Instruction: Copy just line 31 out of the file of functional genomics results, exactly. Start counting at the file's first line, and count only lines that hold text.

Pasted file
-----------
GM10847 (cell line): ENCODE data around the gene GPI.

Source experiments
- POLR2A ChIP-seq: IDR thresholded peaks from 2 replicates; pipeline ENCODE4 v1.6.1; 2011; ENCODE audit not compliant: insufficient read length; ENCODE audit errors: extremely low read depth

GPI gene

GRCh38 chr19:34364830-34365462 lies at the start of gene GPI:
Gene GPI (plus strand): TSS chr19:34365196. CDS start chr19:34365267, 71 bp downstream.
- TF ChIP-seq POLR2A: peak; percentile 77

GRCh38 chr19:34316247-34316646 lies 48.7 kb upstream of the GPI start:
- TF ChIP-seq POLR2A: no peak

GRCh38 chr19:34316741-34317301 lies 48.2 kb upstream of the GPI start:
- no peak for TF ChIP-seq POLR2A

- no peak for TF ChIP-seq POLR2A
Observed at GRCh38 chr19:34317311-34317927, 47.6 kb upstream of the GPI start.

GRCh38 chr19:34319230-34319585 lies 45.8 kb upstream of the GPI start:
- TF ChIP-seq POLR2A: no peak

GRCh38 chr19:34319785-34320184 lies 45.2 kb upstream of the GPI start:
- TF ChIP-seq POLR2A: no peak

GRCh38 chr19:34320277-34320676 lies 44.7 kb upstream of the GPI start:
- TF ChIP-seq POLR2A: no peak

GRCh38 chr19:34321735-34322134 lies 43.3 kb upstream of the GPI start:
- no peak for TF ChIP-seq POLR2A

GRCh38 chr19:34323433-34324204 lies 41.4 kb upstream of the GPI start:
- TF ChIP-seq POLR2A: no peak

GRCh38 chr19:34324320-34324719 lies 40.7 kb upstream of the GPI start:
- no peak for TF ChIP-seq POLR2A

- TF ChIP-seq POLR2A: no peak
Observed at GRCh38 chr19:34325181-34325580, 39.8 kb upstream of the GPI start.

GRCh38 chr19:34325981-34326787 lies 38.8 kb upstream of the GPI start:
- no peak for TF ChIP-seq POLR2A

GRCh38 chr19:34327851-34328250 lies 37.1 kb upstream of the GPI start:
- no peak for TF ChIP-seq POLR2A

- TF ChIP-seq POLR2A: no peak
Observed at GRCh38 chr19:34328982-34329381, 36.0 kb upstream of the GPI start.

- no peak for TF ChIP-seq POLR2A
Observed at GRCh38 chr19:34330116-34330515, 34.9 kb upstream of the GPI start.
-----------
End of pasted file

- no peak for TF ChIP-seq POLR2A